Holland-class offshore patrol vessels
HNLMS Holland (Min. of Defence)
|Operators:||Royal Netherlands Navy|
|Type:||Offshore patrol vessel|
|Displacement:||approx. 3,750 tons full load|
|Speed:||21.5 knots (39.8 km/h; 24.7 mph)|
|Range:||5,000 nautical miles (9,300 km; 5,800 mi) at 15 knots (28 km/h; 17 mph)|
|Boats & landing
|Complement:||54 (+ additional space for 40)|
|Aircraft carried:||1 x NH90 helicopter|
|Aviation facilities:||fully equipped hangar and flight deck for one medium-sized helicopter|
||The lead section of this article may need to be rewritten. (March 2015)|
The Holland-class offshore patrol vessels are new oceanic patrol vessels for the Royal Netherlands Navy. They are designed to fulfill patrol and intervention tasks against lightly armed opponents, such as pirates and smugglers, but much higher level electronic and radar surveillance roles with great capabilities for military stabilisation and security roles, short of outright war. With no sonar or long range weapons, they utilise the surveillance capabilities of the plug in modular Thales integrated mast, which integrates communication systems and two 4-faced phased arrays for air and surface search as advanced as those of the combat systems of many USN combatants.
A contract between the Royal Dutch Navy and Damen Schelde Naval Shipbuilding in Vlissingen, the Netherlands was signed in 2007 for the construction of four vessels at a total cost of €467.8 million.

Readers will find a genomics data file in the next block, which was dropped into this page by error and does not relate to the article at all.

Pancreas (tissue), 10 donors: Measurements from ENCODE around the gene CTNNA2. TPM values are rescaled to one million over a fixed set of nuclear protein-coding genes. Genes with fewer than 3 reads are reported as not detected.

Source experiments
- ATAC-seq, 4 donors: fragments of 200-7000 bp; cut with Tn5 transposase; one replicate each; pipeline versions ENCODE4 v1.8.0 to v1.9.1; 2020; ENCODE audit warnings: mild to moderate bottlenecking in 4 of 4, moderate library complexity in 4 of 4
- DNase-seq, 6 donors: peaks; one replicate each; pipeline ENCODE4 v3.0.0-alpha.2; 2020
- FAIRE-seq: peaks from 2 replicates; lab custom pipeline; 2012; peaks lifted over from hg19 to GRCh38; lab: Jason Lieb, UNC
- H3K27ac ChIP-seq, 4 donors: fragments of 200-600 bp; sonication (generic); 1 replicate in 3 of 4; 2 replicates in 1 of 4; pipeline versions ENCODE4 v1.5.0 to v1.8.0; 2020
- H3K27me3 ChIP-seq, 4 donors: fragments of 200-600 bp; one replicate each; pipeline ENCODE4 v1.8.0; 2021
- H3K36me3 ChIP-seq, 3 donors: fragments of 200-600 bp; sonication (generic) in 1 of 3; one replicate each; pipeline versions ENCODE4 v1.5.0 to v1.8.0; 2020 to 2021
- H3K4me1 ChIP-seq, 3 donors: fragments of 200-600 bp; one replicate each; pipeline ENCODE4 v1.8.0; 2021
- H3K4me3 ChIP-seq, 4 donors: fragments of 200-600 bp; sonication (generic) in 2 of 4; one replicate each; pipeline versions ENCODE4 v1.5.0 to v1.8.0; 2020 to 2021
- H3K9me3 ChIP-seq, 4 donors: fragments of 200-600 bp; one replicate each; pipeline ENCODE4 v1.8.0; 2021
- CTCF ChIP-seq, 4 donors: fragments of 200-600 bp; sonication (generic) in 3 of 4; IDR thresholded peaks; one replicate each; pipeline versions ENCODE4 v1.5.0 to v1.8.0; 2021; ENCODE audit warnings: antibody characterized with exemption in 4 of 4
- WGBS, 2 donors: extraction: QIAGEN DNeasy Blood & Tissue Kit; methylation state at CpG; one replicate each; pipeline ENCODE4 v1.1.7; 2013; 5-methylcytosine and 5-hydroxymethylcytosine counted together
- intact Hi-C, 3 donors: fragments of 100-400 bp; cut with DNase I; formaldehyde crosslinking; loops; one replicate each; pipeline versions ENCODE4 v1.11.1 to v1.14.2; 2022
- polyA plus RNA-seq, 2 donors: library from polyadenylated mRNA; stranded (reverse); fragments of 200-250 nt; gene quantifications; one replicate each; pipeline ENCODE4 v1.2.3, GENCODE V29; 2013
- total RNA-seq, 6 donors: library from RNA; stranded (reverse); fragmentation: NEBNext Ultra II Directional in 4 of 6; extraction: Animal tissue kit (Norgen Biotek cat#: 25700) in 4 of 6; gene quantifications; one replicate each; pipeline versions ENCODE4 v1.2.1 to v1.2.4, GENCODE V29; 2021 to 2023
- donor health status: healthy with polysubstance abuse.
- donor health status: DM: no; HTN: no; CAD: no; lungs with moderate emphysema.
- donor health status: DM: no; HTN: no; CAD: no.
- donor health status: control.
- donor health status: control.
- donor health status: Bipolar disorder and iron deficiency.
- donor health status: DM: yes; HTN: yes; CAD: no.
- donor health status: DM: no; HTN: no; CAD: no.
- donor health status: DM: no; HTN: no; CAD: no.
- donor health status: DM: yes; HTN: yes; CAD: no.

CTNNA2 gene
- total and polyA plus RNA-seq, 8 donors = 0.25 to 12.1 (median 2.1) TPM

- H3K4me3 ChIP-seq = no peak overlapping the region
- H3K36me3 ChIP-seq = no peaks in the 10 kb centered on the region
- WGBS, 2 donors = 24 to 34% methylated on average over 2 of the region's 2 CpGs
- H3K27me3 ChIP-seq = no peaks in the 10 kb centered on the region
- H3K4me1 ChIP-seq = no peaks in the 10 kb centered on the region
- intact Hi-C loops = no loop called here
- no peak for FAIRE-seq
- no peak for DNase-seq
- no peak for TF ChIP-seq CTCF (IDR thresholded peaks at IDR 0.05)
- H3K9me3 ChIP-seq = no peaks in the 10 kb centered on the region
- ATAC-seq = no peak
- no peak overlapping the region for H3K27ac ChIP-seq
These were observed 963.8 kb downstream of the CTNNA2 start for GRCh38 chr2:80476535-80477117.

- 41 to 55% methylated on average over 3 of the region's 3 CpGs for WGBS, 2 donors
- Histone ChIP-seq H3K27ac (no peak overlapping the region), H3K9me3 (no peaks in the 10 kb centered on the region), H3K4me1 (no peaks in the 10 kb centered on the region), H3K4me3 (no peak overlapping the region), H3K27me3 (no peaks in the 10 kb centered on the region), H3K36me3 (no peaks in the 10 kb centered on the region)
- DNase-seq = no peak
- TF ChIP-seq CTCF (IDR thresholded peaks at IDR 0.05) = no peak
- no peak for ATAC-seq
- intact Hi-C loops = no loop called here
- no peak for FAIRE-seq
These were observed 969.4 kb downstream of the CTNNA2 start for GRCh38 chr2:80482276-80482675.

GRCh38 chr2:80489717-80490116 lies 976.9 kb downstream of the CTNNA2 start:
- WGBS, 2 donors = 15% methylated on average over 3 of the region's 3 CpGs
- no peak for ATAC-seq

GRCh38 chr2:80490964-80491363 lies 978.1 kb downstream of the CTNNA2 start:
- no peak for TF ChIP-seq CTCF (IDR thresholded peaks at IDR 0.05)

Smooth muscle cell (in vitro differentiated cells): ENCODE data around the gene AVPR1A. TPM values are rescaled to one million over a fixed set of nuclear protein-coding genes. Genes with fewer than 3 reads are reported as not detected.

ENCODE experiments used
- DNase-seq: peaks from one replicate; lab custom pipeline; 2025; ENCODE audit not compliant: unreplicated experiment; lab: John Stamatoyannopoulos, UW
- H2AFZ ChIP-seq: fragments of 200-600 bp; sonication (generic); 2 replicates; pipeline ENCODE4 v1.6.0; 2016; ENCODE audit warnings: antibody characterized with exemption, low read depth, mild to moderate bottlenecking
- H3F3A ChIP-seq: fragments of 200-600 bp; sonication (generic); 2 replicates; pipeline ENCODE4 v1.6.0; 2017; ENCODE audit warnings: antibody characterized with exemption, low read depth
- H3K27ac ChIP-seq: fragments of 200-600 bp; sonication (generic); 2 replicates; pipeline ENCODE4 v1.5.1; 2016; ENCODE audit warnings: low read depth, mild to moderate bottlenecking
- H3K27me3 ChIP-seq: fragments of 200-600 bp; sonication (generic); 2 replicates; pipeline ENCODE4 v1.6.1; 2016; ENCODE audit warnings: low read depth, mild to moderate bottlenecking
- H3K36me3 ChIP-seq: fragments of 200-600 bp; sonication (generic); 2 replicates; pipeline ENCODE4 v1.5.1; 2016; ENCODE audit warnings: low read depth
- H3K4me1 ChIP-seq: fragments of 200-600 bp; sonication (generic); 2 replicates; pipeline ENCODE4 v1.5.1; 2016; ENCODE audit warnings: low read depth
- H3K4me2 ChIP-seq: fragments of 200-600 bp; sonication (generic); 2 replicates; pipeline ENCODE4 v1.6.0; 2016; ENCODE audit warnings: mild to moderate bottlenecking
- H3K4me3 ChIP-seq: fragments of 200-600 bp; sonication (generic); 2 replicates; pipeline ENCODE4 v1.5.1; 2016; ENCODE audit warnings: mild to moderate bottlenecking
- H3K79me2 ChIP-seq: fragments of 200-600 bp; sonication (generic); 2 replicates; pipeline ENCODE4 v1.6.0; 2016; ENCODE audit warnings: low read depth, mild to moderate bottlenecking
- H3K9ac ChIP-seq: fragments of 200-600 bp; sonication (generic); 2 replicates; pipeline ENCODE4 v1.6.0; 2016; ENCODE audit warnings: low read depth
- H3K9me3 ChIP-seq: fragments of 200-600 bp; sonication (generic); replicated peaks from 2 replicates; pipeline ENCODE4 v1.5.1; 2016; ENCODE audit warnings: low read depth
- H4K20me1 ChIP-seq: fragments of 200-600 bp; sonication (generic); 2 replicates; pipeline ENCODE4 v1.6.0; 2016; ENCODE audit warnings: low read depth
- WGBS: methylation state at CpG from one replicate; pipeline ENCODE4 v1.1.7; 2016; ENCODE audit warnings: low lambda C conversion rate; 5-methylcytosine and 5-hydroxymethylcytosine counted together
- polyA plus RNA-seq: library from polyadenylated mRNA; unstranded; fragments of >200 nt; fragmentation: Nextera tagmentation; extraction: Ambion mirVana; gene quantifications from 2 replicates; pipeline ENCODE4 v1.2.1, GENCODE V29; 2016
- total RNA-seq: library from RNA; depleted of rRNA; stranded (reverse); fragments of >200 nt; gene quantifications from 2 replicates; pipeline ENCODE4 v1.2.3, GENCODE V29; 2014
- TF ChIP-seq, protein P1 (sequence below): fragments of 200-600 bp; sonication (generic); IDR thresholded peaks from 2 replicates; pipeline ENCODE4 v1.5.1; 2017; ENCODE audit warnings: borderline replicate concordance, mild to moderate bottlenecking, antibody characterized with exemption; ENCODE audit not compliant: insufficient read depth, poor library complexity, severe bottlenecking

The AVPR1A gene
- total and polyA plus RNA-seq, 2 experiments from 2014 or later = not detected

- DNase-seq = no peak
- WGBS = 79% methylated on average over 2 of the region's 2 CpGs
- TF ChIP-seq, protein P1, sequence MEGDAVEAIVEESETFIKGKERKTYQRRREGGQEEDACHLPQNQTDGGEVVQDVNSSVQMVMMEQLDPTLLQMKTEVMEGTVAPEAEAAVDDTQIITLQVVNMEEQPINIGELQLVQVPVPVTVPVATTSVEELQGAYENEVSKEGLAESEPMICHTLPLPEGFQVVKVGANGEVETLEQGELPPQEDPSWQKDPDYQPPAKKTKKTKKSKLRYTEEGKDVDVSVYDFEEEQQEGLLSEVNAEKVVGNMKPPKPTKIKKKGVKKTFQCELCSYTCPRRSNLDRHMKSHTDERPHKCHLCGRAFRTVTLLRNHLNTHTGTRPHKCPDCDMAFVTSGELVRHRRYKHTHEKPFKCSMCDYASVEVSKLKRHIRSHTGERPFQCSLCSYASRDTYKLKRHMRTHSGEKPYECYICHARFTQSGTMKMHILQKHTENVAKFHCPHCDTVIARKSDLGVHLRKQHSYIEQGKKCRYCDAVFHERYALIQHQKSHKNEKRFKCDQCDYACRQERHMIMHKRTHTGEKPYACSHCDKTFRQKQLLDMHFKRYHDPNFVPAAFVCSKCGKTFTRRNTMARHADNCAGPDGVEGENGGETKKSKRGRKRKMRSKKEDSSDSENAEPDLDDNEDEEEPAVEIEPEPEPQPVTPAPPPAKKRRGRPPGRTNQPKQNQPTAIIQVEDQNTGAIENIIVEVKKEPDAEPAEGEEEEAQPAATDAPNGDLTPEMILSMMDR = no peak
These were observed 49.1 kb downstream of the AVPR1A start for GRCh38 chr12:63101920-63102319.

The vessels resulted from the Dutch Ministry of Defence's Marinestudie. The study proposes the sale of four existing Karel Doorman-class frigates, and using the proceeds and savings of the sale to commission four dedicated patrol vessels, allow the building of a more capable Joint Support Ship to replace the AOR HNLMS Zuiderkruis, and reintroducing a mine-sweeping capability to the Dutch Navy.
The vessels are designed for global use, in particular to be deployed to the Caribbean region, the South China Sea and the North Sea. They have the capability to carry out missions such as anti-piracy and blockade duties, and also can be used for emergency transport. They are constructed with heavier mild steel and armour , which results in a more robust ship of greater weight, than the previous M class frigates
The ships are able to monitor to 250 km range air, missile and UAV targets and 70 km range surface targets  using a Thales Integrated Sensor and Communication Systems (ISCS), comprising a SeaMaster 400 air warning radar, a Watcher 100 active phased-array surface detection and tracking radar, claimed to be able to detect small objects such as mines and periscopes on the sea surface at 40 km range, link 11 & 16 data links  a mine detection sonar and an infra-red Gatekeeper/electro-optical (EO) warning system. The sensor systems are housed in an integrated mast, also provided by Thales, called the I-Mast 400. Thales also built the satellite communications system for the ships.